“It’s natural to believe that successful songs, movies, books and artists are somehow ‘better,’” one of the researchers wrote in The New York Times in 2007. “What our results suggest, however, is that because what people like depends on what they think other people like, what the market ‘wants’ at any point in time can depend very sensitively on its own history.”
But for music fans who would like to think that talent is ultimately rewarded, the situation may not be as dire as the Columbia study makes it seem. In a paper published in the online journal PLoS ONE, researchers from the MIT Media Laboratory’s Human Dynamics Lab revisit data from the original experiment and suggest that it contains a clear quantitative indicator of quality that’s consistent across all the sites; moreover, they find that the unpredictability of the experimental results may have as much to do with the way the test sites were organized as with social influence.
In their analysis, Alex “Sandy” Pentland, the Toshiba Professor of Media Arts and Science, his graduate students Coco Krumme — first author on the new paper — and Galen Pickard, and Manuel Cebrian, a former postdoc at the Media Lab, developed a mathematical model that, while simple, predicts the experimental results with high accuracy. They divide the decision to download a song into two stages: first, the decision to play a sample of the song, and second, the ensuing decision to download it or not. They found that, in fact, the percentage of customers who would download a given song after sampling it was consistent across sites. The difference in download totals was due entirely to the first stage, the decision to sample a song in the first place.
And that decision, the researchers concluded, had only an indirect relationship to the songs’ popularity. In the original experiment, one of the sites was a control, while the other eight gave viewers information about the popularity of the songs, measured by total number of downloads. But on those eight sites, the number of downloads also determined the order in which the songs were displayed. The MIT researchers’ analysis suggests that song ordering may have had as much to do with the unpredictability across sites as the popularity information.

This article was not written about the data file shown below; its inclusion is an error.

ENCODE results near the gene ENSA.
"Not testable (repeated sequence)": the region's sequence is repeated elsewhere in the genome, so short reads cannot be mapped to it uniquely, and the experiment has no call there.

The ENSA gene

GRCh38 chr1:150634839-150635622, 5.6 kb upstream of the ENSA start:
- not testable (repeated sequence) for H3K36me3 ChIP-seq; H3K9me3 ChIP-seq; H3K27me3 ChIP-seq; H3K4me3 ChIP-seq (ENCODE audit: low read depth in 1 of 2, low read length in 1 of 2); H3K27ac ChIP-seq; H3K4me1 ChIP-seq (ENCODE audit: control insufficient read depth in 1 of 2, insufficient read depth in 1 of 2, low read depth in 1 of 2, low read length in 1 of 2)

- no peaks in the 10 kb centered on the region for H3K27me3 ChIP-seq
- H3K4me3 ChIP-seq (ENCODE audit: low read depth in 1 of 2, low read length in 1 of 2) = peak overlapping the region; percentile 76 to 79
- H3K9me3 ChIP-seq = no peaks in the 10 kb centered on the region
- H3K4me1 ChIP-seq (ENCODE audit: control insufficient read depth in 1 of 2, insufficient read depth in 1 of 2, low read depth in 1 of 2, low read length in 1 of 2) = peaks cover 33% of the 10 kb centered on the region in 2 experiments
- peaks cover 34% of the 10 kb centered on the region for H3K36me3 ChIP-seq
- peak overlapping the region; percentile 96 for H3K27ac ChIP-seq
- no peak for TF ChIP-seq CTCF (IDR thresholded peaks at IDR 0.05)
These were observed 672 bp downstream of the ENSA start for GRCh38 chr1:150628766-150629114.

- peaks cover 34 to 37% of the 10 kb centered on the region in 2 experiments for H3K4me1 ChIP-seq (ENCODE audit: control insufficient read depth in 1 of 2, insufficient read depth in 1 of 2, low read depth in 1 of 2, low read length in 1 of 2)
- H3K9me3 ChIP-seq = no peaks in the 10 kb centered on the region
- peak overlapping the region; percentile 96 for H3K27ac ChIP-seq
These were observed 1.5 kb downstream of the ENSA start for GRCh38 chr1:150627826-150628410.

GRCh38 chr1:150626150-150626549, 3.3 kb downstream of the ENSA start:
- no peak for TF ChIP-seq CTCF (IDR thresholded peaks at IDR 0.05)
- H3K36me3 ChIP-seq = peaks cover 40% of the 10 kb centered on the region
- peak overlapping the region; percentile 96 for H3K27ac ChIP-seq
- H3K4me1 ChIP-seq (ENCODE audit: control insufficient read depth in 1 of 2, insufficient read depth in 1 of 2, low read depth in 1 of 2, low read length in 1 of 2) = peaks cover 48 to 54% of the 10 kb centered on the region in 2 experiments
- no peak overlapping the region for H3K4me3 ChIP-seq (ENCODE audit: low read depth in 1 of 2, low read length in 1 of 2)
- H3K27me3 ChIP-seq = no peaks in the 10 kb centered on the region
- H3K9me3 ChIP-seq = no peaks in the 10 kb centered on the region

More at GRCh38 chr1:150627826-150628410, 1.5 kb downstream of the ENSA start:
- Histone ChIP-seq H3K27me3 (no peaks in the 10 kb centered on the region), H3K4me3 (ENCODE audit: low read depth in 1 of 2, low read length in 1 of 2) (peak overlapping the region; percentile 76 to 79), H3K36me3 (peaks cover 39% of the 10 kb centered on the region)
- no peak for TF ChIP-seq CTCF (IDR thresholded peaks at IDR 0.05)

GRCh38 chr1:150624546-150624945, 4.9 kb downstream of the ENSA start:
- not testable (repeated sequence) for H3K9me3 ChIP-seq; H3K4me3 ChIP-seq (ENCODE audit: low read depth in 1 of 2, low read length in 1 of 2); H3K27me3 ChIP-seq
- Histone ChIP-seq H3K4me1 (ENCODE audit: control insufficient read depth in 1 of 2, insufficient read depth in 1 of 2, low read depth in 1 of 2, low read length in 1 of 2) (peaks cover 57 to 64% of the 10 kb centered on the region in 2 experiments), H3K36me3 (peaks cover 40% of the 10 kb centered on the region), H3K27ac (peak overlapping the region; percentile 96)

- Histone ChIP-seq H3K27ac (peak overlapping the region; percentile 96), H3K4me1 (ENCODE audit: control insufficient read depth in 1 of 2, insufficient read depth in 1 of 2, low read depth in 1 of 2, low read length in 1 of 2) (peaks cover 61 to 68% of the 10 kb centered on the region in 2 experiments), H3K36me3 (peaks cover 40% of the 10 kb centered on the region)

“We’ve known forever that people are lazy, and they’ll pick the songs on the top,” Pentland says. “There’s all this hype about new-age marketing and social-media marketing. Actually, it comes down to just the stuff that they did in 1904 in a country store: They put certain things up front so you’d see them.”
Quality, not quantity
In their work, the MIT researchers interpret the likelihood that sampling a song will result in its being downloaded as a measure of quality. Since that measure was consistent across sites, using it, rather than volume of downloads, to order song listings would probably mitigate some of the unpredictability that the Columbia researchers found.
Even on sites where the number of downloads determines song ordering, high-quality songs will gradually creep up the rankings, because, by definition, they net more downloads per sample than low-quality songs do. But “it does take a long time for the market to fully equilibrate,” Krumme says. “Precisely how long it would take for the highest-quality songs to rise to the top depends on the specifics of a particular market.”
“The model that they propose does a good job of providing insight into what’s happening in the experiment,” says Matthew Sagalnik, an assistant professor in the Department of Sociology at Princeton University, who as a graduate student at Columbia was lead author on the original paper. “I think it’s neat that such a simple model is able to reproduce the results of the experiment with pretty high fidelity.”
“I think that their predictions about the long-run dynamics are interesting,” Sagalnik adds, “and I hope that they would be tested with additional experiments.”